“Where are the hot springs?”
We did little research before visiting Hot Springs National Park, and for some reason expected to see a lot of outdoor hot springs to bathe in. Actually, the only open natural spring is preserved in the heart of the park, while most of the other 47 springs are capped to prevent contamination. This place is all about indoor bathing – which is tough to do in a campground with no showers – and it turns out the hot springs were tapped long ago to build a world-famous reputation for healing. We asked locals about natural springs and received polite head shakes in return. I have a feeling they’re out there… but not for visitors like us.
2. Meeting the locals
People here love their water. Go to any of the public fountains with the cold spring water, then ask about the water. Posted signs list the numerous minerals and those filling up their jugs will tell you in kind country tones how it’ll help cure this and that and everything in between. One lady even pulled out her harmonica to give us some musical healing as we gulped the clear liquid down with delight. Another offered to take us up to the top of a building for “the best view of Hot Springs,” simply because he saw us walking around with a camera.
3. Sunrise from Goat Rock
Waking before the birds at Gulpha Gorge Campground, trying not to disturb the friendly neighbor literally right next to us as we tip-toed outa’ there and up and up and up. A beautiful little trail winds up the mountainside to a low mountain overlook called Goat Rock. From there you can follow many intersecting trails in the bit of green space that makes up the park.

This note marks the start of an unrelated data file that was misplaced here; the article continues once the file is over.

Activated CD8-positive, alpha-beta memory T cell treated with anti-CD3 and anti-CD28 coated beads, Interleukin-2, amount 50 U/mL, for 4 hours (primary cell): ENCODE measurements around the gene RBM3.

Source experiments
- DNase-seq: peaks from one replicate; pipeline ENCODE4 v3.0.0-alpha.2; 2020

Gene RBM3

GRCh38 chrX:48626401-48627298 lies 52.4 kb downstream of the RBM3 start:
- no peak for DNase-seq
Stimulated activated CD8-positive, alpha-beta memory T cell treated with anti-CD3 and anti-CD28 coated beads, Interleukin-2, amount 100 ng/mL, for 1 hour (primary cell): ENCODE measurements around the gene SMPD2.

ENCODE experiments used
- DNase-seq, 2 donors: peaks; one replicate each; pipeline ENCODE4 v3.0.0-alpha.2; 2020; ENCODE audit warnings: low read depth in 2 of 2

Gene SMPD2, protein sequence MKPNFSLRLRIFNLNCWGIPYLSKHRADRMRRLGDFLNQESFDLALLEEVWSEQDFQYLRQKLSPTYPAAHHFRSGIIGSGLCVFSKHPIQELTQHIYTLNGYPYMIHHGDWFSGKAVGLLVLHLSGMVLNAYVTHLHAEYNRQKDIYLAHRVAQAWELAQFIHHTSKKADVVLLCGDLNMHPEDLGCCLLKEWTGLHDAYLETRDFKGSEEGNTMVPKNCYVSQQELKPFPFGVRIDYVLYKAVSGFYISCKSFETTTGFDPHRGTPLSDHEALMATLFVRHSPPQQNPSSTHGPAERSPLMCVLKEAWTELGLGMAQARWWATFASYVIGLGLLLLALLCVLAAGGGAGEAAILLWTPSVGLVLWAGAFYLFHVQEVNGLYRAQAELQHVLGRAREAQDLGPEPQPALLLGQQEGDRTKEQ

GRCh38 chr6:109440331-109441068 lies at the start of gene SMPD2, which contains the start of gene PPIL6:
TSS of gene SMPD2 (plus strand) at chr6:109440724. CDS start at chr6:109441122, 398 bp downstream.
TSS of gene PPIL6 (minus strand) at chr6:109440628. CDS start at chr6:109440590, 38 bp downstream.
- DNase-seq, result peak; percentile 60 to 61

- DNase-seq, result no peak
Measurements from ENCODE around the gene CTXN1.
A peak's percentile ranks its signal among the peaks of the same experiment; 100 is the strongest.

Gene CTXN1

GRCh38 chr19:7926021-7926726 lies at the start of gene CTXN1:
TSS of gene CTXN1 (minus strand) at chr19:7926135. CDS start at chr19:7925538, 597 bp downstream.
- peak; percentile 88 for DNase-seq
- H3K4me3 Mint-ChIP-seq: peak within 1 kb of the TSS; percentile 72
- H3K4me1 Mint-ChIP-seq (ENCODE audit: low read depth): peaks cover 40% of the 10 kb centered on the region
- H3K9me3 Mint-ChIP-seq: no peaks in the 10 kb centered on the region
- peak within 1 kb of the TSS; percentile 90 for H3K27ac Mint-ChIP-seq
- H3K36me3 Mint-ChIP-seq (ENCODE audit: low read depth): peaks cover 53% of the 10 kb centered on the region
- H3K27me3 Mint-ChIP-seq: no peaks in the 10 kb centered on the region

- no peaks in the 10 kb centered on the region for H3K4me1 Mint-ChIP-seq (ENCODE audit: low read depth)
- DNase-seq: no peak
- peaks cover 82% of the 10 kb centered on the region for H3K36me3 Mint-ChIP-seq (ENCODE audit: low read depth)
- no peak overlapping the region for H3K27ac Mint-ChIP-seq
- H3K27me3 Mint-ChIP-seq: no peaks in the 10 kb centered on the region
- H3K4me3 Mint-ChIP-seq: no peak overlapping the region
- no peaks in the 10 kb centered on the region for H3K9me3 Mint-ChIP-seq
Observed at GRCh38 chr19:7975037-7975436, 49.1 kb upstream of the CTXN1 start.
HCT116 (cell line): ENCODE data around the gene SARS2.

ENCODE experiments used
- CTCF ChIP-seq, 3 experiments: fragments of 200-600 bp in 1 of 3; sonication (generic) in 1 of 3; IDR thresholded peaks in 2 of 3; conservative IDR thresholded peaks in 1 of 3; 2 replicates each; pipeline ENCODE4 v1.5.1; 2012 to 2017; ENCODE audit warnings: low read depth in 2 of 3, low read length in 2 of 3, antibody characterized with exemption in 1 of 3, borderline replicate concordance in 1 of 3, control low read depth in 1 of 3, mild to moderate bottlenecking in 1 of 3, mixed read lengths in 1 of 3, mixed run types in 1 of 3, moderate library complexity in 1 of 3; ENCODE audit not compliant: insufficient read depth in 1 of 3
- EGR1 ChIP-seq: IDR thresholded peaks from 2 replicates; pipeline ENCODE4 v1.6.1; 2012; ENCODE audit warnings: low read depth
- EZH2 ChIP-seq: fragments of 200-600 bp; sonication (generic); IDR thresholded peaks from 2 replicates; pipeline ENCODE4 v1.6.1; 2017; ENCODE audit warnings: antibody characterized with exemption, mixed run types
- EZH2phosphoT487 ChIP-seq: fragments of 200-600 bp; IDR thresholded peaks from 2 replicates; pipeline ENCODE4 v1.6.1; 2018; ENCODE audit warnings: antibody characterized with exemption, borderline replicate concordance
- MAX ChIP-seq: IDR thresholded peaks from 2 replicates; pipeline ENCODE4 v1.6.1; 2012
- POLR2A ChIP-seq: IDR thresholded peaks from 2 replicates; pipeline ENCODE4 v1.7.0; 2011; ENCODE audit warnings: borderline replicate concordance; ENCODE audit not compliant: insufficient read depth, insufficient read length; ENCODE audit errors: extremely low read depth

4. Almost falling into a hot spring
Admiring the natural hot spring near the visitor’s center, I teetered a little too closely on that edge… Luckily caught myself before getting a public bath.
5. Feeling like we were in Italy again
The promenade in the heart of Hot Springs was designed to mimic European parks, and we could think of no where but Florence as we strolled the wide avenue dotted with benches, lamps, iron railings, and little fountains. This was all done long ago to please the very rich who came here for their bathing treatments.
6. Kilwins ice cream parlor
We’re living quite frugally by tent camping and cooking most meals from scratch, but there are moments like this photo… how can you resist a bite? I haven’t tasted fudge in years and the ice cream is pretty darn good too.
7. Camping in stormy weather
But as they say, it’s not all chocolate fudge and ice cream.
After a few days of pure sunshine, we got our first taste of stormy weather. We awkwardly packed everything into Oscar the Outback and slept our first night in the car, waking to a crack of thunder around 5 AM this morning. After some repacking with lightning to help us see, we jumped into a coffee shop at 6:30. Right before the sky let loose buckets of rain. We spent the rest of the day in the welcoming Garland County Library.
All in all Hot Springs has been a unique experience, where urban meets natural, and folks from all over the world enjoy baths that exists to this day.